2.  The Vatican Trilogy by Morris West. The three books that make up this set are The Shoes of the Fisherman (1963), The Clowns of God (1981), and Lazarus (1990). These books follow the lives of three successive popes and how their election and and execution of their office affects the Church around the world. In the first book, the man selected to the papacy is a former actor from a Slavic country; in the second, the pope abdicates the throne of Peter; the third book features a pope who wants to make changes in the Church that anger conservative Catholics. Did you catch the dates these books were written? Do you see that West seems to have been prophetic?

The action of the plots in these stories are not as memorable as the interaction of the characters. You don’t have to be Catholic to enjoy these tales–but if you’re not, you just might find yourself becoming one.

1. The World, The Flesh and Father Smith by Bruce Marshall. Good luck finding this. There are only a couple available on Amazon. It was written in 1945 and has been long out-of-print. Set in Scotland in the first half of the 20th century, Marshall follows the life of the fictional Father Thomas Edmund Smith, pastor of two parishes in small, working-class towns in forgotten areas of the British Empire from the beginning of the century until the early years of World War II. We see Father Smith perform the mundane duties of priest, hear him counsel his flock, listen to sermons by other priests as they rail against the encroaching culture, watch as church politics play out–all in a well-paced, personal, intimate way.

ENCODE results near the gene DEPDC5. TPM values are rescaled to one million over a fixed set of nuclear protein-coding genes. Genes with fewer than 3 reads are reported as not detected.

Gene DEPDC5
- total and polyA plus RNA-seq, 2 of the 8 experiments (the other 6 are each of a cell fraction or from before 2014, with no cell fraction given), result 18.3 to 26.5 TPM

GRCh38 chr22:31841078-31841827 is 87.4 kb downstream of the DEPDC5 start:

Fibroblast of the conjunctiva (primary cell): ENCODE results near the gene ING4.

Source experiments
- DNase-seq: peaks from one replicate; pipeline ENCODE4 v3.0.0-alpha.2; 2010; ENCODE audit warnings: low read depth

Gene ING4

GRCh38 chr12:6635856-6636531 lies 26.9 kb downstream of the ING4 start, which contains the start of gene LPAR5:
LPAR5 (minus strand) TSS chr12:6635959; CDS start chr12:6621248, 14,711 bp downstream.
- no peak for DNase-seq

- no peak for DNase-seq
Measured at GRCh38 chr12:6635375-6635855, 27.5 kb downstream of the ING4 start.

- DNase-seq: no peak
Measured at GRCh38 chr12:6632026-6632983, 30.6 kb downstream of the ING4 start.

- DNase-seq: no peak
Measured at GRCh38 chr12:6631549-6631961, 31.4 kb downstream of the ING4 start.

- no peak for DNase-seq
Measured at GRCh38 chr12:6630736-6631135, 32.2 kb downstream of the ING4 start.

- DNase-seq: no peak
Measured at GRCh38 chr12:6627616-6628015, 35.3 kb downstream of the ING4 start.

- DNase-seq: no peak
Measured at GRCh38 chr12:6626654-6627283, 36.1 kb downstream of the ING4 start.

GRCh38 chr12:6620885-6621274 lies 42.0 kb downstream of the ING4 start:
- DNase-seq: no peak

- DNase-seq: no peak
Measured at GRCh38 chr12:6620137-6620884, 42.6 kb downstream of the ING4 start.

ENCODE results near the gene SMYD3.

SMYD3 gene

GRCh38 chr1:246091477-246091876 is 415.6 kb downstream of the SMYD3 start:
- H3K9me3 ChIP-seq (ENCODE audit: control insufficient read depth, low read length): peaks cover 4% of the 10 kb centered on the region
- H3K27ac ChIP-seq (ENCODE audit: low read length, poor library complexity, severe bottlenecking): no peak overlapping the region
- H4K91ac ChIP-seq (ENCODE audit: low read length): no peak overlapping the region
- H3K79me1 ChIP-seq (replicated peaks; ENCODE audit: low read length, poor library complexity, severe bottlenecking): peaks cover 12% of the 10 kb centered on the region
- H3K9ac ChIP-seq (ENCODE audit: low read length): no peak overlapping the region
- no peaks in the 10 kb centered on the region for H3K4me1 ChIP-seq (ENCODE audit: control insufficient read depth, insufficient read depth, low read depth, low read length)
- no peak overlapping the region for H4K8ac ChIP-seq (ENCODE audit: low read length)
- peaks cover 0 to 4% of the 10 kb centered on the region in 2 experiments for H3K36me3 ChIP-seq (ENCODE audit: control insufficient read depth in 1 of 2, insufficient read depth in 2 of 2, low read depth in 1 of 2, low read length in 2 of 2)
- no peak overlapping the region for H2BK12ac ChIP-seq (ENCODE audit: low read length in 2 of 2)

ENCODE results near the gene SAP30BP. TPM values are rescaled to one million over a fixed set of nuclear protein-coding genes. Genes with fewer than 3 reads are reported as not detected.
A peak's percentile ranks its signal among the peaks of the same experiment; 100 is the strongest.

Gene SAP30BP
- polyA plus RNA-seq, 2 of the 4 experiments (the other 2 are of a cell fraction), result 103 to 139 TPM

Do you remember the spell for “the refreshment of the spirit” Lucy encountered in the magician’s book? (You have read Voyage of the Dawn Treader in the Chronicles of Narnia, haven’t you?) Lucy read a story that left her soul feeling clean and refreshed. This is how I felt when I reached the end of Marshall’s book. I said to myself, “This is what it means to be a Catholic.” I know I will re-read this book often, as often as my soul needs refreshing.

(After you finish this, look for another book by Marshall: Father Malachy’s Miracle. Oh. My. Goodness.)

BONUS!

The best album from 2017: Freedom Highway by Rhiannon Giddens.

Giddens is one of the three members of the Carolina Chocolate Drops, an extremely talented musician and singer who is the ultimate definition of “soul music.” Freedom Highway will take you on a ride through the days of slavery, repression of civil rights, and ordinary, everyday struggles each of us must face, but do it in a way that does not load you with guilt but, strangely, with hope. Prime cut: Birmingham, Alabama. Get this, listen, weep, pray, enjoy.

You may have heard that I am now helping with the St. Paul Evangelization Society, a Catholic apostolate (a parachurch ministry in Protestant terms) that serves the bishops in the United States as “fishers of men.” A big part of this service is our web site, www.spesinchrist.com. I am looking for a few “reporters” and writers who can share thoughts and experiences of evangelism. Things that work, things that don’t work. You don’t have to be a Catholic to be considered. If you think you would like to help, please email me at imonkpub@gmail.com. The pay? You will be richly rewarded in heaven, I’m sure! (Hey, this is a ministry after all.)

Now, get on Amazon and start reading so you can be like me.

 

Comments

  1. Heather Angus says:

    Thank you so much for these book references!